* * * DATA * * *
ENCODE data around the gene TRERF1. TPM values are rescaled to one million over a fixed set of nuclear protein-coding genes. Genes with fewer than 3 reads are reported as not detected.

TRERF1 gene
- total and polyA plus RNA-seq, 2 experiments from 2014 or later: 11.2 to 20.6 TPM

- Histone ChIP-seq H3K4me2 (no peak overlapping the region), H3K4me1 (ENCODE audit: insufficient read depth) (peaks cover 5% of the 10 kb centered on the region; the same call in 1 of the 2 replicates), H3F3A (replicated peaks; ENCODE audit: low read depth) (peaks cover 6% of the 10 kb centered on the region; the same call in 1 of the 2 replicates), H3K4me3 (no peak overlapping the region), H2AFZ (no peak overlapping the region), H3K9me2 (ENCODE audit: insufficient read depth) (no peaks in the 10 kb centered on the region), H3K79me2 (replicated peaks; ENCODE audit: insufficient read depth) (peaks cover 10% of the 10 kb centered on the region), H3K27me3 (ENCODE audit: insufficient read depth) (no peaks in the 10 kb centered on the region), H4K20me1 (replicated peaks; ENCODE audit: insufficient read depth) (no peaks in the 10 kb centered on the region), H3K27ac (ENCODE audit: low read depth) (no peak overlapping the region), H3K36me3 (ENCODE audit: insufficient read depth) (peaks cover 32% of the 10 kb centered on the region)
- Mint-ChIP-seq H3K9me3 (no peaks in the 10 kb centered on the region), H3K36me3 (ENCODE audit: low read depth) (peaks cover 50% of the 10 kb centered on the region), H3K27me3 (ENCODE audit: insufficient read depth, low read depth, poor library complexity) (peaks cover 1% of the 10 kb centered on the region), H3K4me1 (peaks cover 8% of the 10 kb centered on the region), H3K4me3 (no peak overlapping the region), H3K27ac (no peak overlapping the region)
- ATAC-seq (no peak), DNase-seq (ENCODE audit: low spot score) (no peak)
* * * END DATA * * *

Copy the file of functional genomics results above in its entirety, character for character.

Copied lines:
ENCODE data around the gene TRERF1. TPM values are rescaled to one million over a fixed set of nuclear protein-coding genes. Genes with fewer than 3 reads are reported as not detected.

TRERF1 gene
- total and polyA plus RNA-seq, 2 experiments from 2014 or later: 11.2 to 20.6 TPM

- Histone ChIP-seq H3K4me2 (no peak overlapping the region), H3K4me1 (ENCODE audit: insufficient read depth) (peaks cover 5% of the 10 kb centered on the region; the same call in 1 of the 2 replicates), H3F3A (replicated peaks; ENCODE audit: low read depth) (peaks cover 6% of the 10 kb centered on the region; the same call in 1 of the 2 replicates), H3K4me3 (no peak overlapping the region), H2AFZ (no peak overlapping the region), H3K9me2 (ENCODE audit: insufficient read depth) (no peaks in the 10 kb centered on the region), H3K79me2 (replicated peaks; ENCODE audit: insufficient read depth) (peaks cover 10% of the 10 kb centered on the region), H3K27me3 (ENCODE audit: insufficient read depth) (no peaks in the 10 kb centered on the region), H4K20me1 (replicated peaks; ENCODE audit: insufficient read depth) (no peaks in the 10 kb centered on the region), H3K27ac (ENCODE audit: low read depth) (no peak overlapping the region), H3K36me3 (ENCODE audit: insufficient read depth) (peaks cover 32% of the 10 kb centered on the region)
- Mint-ChIP-seq H3K9me3 (no peaks in the 10 kb centered on the region), H3K36me3 (ENCODE audit: low read depth) (peaks cover 50% of the 10 kb centered on the region), H3K27me3 (ENCODE audit: insufficient read depth, low read depth, poor library complexity) (peaks cover 1% of the 10 kb centered on the region), H3K4me1 (peaks cover 8% of the 10 kb centered on the region), H3K4me3 (no peak overlapping the region), H3K27ac (no peak overlapping the region)
- ATAC-seq (no peak), DNase-seq (ENCODE audit: low spot score) (no peak)